The Late Peter Tosh was a revolutionary reggae artist known for his talent and world-changing lyrics, but also for militant personality. Many knew him as a very complicated individual, thanks to his no-nonsense personality. But what he is celebrated mostly about is his passion to fight for equal rights and justice.
He used his platform to try and change the state of things and was brutally honest in his approach. A very outspoken artist, he sang about the cry of legalizing marijuana, social and racial equality, as well as pleas for the black community to realize their roots. One of his songs, Equal Rights (1977), he attempts to bring attention to the fact that peace can never be achieved until there is establishment of equality and justice. Part of the song he says, “Everyone is crying out for peace, none is crying out for justice, I don’t want to peace; I need equal rights and justice.”
In an article written by Face2Face Africa, it reads, “He was born Winston Hubert McIntosh in Westmoreland, Jamaica, in 1944. He later gave himself the moniker Peter Tosh and in 1976 he adopted his Ethiopian name, Wolde Samayat. Tosh met Robert Nesta Marley and Neville “Bunny Wailer” Livingston in Kingston, and formed the group Wailin’ Wailers (later The Wailers) under Joe Higgs’ guidance. Tosh being the only one with skills to play musical instruments besides Higgs, taught Bunny and Marley to play guitar. He had learned the guitar for one day by just watching a man play. Tosh and Bunny left the group in 1973 due to unfair treatment they received from Chris Blackwell, then president of Island Records.”
After the disintegration of the Wailers, Tosh took up the opportunity to push and deliver his messages of justice and equality. He continued to sing more and more of the revolutionary political music armed with a guitar in the shape of a M16 rifle.
Herbie Miller, former manager of Tosh writes in his biography, “Peter Tosh often performed for free on many anti-apartheid concerts, at times paying from his own pocket those in the band and crew who insisted on being paid. Their demands would not prevent Tosh from giving his energy and talents to the cause of African freedom.”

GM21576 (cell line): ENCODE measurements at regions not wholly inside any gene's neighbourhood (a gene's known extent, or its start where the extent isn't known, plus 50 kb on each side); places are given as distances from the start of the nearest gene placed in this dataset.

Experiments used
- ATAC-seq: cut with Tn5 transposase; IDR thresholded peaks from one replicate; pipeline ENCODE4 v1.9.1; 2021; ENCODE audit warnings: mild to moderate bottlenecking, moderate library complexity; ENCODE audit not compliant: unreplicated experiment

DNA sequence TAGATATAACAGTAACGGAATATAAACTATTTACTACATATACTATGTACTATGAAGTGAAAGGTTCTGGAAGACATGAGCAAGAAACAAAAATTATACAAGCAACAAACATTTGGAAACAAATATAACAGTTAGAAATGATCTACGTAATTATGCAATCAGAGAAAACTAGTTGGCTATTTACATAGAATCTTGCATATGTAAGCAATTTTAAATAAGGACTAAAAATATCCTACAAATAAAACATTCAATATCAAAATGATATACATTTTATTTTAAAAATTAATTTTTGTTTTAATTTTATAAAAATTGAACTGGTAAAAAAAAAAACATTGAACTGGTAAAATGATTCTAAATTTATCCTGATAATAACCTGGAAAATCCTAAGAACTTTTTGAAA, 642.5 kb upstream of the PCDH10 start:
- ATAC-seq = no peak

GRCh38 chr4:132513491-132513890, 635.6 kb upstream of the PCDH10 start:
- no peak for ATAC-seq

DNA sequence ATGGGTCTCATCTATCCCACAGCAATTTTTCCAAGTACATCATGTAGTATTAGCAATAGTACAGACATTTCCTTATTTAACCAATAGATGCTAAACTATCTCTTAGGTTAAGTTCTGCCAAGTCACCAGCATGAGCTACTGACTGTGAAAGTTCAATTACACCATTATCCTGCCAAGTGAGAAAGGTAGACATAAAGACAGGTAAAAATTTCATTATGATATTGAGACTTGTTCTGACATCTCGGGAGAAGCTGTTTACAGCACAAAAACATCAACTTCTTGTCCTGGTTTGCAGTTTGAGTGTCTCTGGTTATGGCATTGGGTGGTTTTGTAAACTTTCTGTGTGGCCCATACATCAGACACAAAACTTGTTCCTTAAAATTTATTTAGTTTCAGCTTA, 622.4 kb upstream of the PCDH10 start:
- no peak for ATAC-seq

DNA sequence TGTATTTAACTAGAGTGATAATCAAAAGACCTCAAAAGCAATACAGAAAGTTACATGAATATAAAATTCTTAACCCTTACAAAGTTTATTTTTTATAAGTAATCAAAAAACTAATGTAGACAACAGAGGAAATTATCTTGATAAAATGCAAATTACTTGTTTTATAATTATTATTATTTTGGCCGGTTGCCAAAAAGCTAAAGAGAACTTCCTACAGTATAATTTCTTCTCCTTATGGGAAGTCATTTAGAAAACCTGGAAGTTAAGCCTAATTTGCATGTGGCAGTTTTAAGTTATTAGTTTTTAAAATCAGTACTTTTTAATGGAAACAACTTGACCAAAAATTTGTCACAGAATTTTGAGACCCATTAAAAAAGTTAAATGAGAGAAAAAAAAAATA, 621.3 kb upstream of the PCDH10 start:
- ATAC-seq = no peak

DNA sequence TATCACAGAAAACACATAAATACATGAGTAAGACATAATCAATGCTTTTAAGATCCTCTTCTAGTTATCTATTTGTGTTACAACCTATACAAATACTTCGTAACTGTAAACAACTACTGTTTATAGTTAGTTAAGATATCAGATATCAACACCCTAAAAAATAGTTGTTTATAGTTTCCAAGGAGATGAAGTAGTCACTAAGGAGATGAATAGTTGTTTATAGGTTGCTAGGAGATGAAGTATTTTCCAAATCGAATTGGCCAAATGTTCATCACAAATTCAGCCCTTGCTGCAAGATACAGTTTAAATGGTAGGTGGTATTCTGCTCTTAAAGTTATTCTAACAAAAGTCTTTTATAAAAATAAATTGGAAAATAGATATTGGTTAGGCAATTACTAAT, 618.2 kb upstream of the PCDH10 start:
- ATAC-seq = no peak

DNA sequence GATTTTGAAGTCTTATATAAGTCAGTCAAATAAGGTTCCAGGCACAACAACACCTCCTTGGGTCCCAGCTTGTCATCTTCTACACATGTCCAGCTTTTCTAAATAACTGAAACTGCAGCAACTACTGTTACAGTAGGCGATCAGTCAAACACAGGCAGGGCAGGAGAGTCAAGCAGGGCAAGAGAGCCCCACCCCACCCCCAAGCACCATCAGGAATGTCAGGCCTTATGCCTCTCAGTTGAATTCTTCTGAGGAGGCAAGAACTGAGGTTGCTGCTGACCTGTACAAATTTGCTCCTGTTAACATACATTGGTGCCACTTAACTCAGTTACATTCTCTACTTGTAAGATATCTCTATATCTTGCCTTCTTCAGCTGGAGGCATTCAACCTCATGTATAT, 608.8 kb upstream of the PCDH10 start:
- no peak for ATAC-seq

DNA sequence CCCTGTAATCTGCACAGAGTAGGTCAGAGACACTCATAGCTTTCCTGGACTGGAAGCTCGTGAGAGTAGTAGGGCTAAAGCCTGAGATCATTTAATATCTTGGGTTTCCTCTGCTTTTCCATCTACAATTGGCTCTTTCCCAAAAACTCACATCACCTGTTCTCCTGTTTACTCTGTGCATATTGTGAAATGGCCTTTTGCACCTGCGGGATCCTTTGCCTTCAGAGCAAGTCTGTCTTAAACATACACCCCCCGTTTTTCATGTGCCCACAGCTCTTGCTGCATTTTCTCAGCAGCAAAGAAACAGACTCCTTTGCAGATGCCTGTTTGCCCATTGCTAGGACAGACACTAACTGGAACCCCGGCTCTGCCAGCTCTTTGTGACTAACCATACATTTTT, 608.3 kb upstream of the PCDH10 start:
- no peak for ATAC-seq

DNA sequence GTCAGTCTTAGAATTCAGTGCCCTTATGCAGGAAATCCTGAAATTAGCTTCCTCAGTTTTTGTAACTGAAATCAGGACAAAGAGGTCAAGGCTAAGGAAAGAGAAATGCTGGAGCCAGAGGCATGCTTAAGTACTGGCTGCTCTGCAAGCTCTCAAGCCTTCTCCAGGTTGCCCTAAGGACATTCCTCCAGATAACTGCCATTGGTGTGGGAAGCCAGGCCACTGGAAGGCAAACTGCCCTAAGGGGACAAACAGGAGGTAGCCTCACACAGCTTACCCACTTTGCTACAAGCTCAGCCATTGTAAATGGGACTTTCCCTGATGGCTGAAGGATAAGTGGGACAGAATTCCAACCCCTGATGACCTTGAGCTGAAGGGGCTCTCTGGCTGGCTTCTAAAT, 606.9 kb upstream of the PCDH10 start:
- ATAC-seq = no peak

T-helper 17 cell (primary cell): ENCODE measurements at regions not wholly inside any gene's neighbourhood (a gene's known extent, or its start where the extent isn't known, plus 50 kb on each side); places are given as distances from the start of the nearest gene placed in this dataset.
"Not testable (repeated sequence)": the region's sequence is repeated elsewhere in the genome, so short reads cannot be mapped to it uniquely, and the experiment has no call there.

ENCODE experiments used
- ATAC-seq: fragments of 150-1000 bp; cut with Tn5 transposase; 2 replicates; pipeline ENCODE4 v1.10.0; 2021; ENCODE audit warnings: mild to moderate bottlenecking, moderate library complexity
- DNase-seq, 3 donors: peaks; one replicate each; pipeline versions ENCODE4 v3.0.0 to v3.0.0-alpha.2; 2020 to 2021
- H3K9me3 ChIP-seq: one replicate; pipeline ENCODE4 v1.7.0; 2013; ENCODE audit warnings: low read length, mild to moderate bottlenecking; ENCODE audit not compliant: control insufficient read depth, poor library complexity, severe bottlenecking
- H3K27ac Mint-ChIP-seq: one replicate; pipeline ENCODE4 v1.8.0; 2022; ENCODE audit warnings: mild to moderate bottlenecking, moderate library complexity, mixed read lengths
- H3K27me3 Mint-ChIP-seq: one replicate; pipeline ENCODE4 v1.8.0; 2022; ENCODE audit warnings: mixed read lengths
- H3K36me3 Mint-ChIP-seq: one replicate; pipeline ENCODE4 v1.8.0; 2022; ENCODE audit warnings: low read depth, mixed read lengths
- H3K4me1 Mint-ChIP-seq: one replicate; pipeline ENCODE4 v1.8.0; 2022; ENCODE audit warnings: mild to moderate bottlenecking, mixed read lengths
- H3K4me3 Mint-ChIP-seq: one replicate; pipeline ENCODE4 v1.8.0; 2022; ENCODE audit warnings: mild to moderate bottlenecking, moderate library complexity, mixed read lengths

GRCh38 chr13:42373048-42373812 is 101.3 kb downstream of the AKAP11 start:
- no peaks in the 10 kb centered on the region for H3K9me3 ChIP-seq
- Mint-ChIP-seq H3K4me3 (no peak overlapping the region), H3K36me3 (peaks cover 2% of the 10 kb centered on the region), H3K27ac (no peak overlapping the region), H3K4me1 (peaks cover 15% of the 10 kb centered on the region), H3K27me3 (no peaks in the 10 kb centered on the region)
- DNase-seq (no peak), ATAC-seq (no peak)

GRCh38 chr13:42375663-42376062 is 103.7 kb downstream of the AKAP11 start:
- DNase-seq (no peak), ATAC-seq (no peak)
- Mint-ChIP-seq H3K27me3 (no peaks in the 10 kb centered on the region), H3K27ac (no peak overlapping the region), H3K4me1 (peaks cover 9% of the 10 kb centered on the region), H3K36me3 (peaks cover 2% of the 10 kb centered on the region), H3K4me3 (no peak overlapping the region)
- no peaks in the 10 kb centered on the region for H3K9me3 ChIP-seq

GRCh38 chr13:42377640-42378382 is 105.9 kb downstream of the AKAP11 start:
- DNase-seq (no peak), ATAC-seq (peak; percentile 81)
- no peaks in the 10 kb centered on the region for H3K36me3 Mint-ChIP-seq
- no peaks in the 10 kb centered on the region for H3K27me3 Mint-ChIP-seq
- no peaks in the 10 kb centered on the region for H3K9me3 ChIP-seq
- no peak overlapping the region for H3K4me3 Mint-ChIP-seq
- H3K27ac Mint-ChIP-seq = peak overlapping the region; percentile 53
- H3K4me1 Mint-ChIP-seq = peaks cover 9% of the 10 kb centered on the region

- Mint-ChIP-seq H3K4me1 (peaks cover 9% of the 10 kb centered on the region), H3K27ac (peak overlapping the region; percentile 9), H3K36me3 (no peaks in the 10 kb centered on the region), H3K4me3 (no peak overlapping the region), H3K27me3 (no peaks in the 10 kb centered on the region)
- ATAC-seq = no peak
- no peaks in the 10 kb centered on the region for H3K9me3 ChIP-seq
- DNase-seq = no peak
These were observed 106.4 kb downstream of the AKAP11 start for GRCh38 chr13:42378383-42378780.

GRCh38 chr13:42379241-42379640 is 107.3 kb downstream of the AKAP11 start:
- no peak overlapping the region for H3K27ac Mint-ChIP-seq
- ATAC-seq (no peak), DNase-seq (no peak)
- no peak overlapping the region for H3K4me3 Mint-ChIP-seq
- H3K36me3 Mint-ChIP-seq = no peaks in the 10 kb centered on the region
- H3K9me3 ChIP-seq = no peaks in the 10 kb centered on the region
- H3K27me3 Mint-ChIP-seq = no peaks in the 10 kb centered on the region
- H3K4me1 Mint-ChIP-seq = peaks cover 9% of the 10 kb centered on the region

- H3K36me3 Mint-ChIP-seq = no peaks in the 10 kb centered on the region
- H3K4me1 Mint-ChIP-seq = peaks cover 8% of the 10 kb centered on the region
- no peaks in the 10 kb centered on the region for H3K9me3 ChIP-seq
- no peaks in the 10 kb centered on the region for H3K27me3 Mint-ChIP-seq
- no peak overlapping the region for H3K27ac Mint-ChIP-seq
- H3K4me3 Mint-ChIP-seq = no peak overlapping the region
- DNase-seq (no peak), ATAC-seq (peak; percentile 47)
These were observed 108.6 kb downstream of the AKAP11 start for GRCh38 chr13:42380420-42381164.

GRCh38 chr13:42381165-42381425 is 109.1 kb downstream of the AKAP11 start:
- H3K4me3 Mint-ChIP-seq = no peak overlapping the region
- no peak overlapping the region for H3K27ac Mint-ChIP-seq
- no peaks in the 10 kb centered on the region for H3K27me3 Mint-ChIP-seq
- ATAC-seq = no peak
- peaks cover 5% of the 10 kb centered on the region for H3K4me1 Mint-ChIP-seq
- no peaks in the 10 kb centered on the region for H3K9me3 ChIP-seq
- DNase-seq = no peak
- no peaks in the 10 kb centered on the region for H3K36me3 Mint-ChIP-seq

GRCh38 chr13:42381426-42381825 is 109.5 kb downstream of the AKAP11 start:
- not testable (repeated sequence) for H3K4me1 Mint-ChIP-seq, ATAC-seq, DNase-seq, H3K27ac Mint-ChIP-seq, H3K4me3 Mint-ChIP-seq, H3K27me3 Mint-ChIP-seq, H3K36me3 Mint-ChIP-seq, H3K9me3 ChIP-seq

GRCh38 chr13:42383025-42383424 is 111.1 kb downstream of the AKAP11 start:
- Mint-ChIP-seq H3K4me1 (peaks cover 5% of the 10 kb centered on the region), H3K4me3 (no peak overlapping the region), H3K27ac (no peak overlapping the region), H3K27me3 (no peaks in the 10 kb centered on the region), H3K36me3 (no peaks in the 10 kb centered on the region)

Tosh’s daring defiance against the government got him in trouble with authorities on several occasions, but still he didn’t stop. He was arrested on several instances, one of which he was almost killed by 10 officers.
He was so passionate about what he believed that he could even turn down offers that he deemed were not advocating equality and justice. He devoted his life and time to fighting for improved lives of black people world over. And reports by media outlets have it that, “He once refused to perform in a white-dominated section of apartheid South Africa in 1977, although the financial returns exceeded anything he had previously earned. He claimed he would perform, only if it was for those adversely affected by apartheid and if the benefits thereof were channeled towards their improvement.”
Popularly known as Steppin’ Razor, he is remembered for his actions, stance, words and performances. After passing in September 11th 1987, he remains ones of the most celebrated, insightful and devoted twentieth-century political activists.
He will alwaus be remembered for his contributions in the fight against inequality and advocation for justice.